In the Republican Party, the post-Trump era lasted a Week (Analysis)

In the Republican Party, the post-Trump era lasted a Week (Analysis)

Two paths diverged in American politics and the Republican Party chose the path of disgraced former President Donald Trump and the QAnon conspiracy theorists.

As pundits ponder the future of the Republican Party, and traditionalists hope to turn the tide away from the rubble left by Trump’s insurrection, powerful Washington players and state activists have made their decision.

Highlighting the former president’s speedy rehabilitation, House Minority Leader Kevin McCarthy will visit Trump in Florida on Thursday after repudiating his own criticism of inciting riots on the US Capitol.

Just a week after Trump left the White House, it is clear that his party is not ready to let him go. Extremists and Trumpists are on the rise, as lawmakers who condemned their aberrational conduct fight for their political careers. The anti-Trump wing, represented by members of Congress such as Senators Ben Sasse of Nebraska and Mitt Romney of Utah, as well as Representative Adam Kinzinger from Illinois, appears to be a small and outnumbered force.

This week’s arrangement will have significant implications for the GOP’s positioning heading into the 2022 midterm elections, and for President Joe Biden’s hopes of draining poison from Washington in the name of national unity.

But it will also raise a fundamental question for the Republican Party itself. Is doubling down on popular fury and Trump’s base the best way to win back Americans? Especially those in the suburban areas who rejected the former president who lost the House of Representatives, the Senate and the White House in a single four-year term?

A lively pro-Trump grassroots turnout is vital to Republican hopes of winning the House in the 2022 midterm elections. But there is also the possibility that a wave of fervently pro-Trump Senate hopefuls in swing states could hurt. the party’s hopes of overthrowing the slim Democratic majority in the House.

Trump is gone but the party is still his

Across the country, Republican leaders react to Trump’s departure by intensifying the political revolution that transformed the party in his image, censoring and marginalizing those considered disloyal to a defeated former president and brought to impeachment on two occasions.

In a key test vote for impeachment this week, 45 Republican senators indicated that they plan to see Trump pay no price for inciting the most heinous assault by a president on the US government in history during the Capitol riot. .

McCarthy, who humiliatingly recoiled from his tepid pre-Trump criticism, traveled to Florida for a hearing as he seeks to make amends for the former leader in his palace in exile.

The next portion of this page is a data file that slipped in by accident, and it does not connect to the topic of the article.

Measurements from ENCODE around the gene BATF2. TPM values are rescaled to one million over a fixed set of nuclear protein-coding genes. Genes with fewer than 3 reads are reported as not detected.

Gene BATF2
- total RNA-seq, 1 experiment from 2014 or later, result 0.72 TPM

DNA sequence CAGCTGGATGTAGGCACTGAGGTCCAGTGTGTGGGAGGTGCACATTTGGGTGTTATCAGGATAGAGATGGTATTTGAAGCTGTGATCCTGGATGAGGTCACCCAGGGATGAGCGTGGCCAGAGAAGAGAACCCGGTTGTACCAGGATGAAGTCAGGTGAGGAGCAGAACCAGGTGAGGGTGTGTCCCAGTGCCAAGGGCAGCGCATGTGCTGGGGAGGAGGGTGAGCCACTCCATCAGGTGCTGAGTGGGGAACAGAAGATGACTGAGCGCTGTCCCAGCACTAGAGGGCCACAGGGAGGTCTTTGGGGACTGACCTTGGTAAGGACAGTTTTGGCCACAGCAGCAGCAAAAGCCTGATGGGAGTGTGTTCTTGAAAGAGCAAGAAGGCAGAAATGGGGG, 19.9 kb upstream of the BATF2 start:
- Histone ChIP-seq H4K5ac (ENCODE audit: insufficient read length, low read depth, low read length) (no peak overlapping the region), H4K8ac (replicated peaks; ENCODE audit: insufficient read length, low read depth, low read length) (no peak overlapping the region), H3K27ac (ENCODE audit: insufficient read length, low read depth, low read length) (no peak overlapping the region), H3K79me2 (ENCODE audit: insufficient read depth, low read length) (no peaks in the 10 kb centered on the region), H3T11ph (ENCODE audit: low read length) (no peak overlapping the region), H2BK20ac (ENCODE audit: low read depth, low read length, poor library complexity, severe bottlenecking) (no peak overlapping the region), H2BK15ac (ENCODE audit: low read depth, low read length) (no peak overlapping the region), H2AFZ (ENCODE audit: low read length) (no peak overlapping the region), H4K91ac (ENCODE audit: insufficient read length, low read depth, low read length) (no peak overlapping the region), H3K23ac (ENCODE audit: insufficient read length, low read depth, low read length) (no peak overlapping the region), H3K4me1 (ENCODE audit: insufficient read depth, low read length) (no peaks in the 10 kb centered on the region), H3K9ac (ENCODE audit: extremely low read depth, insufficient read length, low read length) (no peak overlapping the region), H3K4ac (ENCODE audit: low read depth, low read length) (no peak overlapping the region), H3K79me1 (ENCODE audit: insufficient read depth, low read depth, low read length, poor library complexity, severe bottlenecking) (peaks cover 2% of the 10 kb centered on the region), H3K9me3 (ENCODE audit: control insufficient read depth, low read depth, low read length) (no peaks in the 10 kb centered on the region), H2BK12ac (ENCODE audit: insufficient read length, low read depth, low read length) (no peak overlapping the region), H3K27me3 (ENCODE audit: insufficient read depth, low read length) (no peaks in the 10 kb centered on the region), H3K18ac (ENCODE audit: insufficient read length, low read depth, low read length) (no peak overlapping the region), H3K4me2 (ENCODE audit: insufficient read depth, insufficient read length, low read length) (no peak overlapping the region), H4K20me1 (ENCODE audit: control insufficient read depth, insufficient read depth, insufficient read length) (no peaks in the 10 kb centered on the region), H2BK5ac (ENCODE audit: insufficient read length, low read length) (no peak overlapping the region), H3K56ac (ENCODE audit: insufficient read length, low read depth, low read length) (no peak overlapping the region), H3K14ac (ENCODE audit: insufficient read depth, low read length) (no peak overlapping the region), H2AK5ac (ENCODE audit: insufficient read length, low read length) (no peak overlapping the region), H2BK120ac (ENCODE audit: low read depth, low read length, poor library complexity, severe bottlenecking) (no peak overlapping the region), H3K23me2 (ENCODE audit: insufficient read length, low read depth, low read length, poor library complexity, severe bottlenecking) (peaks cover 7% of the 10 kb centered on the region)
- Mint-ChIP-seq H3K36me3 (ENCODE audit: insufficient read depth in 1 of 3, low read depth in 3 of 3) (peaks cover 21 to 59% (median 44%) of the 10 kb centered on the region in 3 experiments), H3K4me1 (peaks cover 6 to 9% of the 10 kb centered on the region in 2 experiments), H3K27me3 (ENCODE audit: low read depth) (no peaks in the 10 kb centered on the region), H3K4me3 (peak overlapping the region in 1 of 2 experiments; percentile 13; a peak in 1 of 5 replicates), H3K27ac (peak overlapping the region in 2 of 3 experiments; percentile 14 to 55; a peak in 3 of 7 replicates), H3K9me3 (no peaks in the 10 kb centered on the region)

In another sign of the GOP’s future direction, Georgia Rep. Marjorie Taylor Greene was not censored by her party after Citizen Free Press’s KFile reported that she expressed her support in recent years for the assassinations of Democratic leaders before running for Congress. . McCarthy plans to speak with the congresswoman about what her spokesperson, in a statement Wednesday night, called “deeply disturbing” comments. Axios was the first to report the statement and McCarthy’s plans to speak with Greene.

But the QAnon sympathizer’s skyrocketing rise as a prominent face of a party enslaved by lies and bizarre propaganda doesn’t appear to be in jeopardy. In fact, Greene was rewarded by being assigned a desired commission.

Alarmed by the divisions in his party, McCarthy ordered his troops to “stop that garbage” and focus on the Democrats, Citizen Free Press reported Wednesday. It is unclear if his warning applies to pro-Trump Rep. Matt Gaetz of Florida, who is traveling to Wyoming to criticize on his own turf the third Republican in the House of Representatives, Liz Cheney, who voted in favor of Trump’s trial.

The remnants of the old Republican Party, like former George W. Bush adviser Rob Portman, who are unwilling to join the deranged populism that now drives Lincoln’s party, have nowhere to go. The Ohio senator announced this week that he will not run for reelection.

But in Arkansas, former White House press secretary Sarah Sanders uses her war with the Washington media during her dishonest tenure as a badge of honor to appeal to the fervently pro-Trump base in her bid for governor.

And in Arizona, Oregon and Pennsylvania, anti-Trump Republicans like Cindy McCain are being purged as Trump loyalists take prominent positions and state officials who stood firm against the former president’s efforts to reverse Biden’s election victory are under extreme pressure.

‘It’s time to stand up’